A Mayor Called Sue(d): Briefs Filed, Sarno & Council to Rumble on Police Commission…
A Mayor Called Sue(d) is an occasional series on litigation over the Springfield Police Commission
The Springfield City Council’s suit against Mayor Domenic Sarno will reach a key point Tuesday when lawyers for both face off—virtually—before a judge. For years, the mayor had refused to implement an ordinance reviving the Police Commission, claiming it violated his powers as mayor. Then in October, lawyers for the Council, filed the complaint against the mayor. That has forced him to summon more than legal chest-thumping to justify his unilateral abrogation of a duly passed law.
Whether a judge agrees or not is one thing, but the mayor and his lawyers are not offering anything new. Oral arguments next week have come with briefs both sides have filed on a cross-motions for summary judgment. Unlike a civil rights or personal injury case, the Council’s suit will turn almost entirely on law. That explains the rather prompt movement to arguments on the merits.
At issue is the Council’s right to reorganize city government, namely, the leadership of the Springfield Police Department. In 2005, the Finance Control Board abolished the Police Commission that had overseen city police for a century. In its place, it put a sole commissioner in charge of the department. After the Control Board itself dissolved, a Council majority began clamoring to revive the Commission. Sarno, who once shared that sentiment, demurred, consigning such that resurrection to the dustbin.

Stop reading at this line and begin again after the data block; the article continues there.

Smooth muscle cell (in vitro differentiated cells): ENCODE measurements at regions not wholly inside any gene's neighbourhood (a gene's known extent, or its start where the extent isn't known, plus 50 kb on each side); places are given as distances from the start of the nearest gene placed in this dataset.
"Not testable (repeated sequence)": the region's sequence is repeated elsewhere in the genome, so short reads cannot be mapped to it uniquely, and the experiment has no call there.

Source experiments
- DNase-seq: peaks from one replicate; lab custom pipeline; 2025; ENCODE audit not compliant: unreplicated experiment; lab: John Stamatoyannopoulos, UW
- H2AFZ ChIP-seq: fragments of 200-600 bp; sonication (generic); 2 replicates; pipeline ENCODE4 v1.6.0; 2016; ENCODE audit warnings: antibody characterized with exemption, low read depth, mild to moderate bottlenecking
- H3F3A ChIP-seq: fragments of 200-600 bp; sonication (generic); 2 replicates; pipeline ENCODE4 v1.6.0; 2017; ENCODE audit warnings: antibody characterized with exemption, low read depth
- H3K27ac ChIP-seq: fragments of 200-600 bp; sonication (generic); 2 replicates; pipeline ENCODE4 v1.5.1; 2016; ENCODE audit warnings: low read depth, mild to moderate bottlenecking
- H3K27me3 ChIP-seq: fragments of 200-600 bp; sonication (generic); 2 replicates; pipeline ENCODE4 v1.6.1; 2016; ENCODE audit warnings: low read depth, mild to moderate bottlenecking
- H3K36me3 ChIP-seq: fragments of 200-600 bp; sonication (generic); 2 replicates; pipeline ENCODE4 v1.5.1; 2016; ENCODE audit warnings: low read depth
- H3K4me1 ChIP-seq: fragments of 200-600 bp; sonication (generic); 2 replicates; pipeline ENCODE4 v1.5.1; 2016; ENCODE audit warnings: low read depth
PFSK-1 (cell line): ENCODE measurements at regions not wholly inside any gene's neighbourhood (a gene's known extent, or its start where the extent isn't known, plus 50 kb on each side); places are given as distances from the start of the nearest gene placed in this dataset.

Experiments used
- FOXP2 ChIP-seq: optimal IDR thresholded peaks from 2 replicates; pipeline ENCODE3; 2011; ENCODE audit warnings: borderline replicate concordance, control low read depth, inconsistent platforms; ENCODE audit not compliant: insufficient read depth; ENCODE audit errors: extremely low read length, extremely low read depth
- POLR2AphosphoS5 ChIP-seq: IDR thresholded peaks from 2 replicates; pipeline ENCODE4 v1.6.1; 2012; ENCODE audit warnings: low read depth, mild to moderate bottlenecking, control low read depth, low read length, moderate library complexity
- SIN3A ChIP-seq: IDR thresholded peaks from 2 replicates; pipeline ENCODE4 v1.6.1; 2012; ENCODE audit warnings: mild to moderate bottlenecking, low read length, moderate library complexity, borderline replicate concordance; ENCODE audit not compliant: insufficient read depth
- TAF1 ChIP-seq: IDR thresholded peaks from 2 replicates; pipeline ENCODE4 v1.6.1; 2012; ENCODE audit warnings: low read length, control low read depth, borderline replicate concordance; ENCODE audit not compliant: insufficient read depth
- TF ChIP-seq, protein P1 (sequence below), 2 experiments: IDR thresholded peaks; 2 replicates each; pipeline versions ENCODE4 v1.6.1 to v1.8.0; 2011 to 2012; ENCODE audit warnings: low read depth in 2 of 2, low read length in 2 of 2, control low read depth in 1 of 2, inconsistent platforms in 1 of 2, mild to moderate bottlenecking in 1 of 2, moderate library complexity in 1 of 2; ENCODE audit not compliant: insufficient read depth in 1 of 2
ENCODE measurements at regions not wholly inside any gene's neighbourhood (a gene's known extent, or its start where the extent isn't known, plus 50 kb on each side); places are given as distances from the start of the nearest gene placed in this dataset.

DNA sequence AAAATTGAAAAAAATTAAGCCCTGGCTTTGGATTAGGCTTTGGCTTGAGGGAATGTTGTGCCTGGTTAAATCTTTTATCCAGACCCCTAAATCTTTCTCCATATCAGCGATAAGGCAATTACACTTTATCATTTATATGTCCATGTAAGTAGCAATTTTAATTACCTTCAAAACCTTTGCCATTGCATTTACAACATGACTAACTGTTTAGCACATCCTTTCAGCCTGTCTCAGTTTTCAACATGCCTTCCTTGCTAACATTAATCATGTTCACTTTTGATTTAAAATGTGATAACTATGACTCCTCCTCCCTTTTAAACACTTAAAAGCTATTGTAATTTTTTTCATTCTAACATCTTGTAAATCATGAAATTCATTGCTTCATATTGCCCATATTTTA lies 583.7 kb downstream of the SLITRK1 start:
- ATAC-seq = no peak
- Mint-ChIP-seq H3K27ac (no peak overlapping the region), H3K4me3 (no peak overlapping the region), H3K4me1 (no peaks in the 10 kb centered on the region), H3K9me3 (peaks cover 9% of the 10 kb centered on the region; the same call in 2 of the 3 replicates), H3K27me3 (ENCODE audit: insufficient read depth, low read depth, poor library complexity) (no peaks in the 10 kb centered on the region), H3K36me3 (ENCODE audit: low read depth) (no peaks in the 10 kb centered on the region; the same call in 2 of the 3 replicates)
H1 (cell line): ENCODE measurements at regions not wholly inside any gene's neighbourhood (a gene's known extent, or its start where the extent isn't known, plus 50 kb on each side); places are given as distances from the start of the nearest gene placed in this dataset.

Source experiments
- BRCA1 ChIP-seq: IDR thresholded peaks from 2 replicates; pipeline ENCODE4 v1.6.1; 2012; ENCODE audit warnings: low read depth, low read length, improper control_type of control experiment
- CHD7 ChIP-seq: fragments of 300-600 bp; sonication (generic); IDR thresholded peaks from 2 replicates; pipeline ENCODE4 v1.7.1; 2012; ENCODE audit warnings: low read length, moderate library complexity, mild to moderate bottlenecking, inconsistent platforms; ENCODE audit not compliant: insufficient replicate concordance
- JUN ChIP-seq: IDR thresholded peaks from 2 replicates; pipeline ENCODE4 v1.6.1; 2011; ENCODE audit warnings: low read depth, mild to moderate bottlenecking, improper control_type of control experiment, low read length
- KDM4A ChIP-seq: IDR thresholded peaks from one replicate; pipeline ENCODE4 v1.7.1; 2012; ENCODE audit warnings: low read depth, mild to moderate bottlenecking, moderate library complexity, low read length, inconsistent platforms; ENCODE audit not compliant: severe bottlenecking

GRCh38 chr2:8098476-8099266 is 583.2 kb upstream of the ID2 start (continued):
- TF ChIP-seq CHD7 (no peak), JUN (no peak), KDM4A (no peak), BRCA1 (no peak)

In 2016, a series of scandals at Pearl Street—and new Council membership—provided momentum to override the mayor. Instead of accepting this, Sarno, armed with City Solicitor Ed Pikula’s advice, argued that the ordinance impermissibly pinched his right to appoint the head of the department. That the Commission became the head of the department and Sarno could appoint it was beside the point.
The issue has remained effectively at a stalemate since then. Amid the United States Justice Department’s investigation into the Police Department, Sarno has forward proposals to reverse the Commission’s revival. However, these bills quickly met the Council shredder. This suit only became possible when the Council’s now-lawyers, Michael Aleo and Thomas Lesser stepped forward to offer their services pro bono.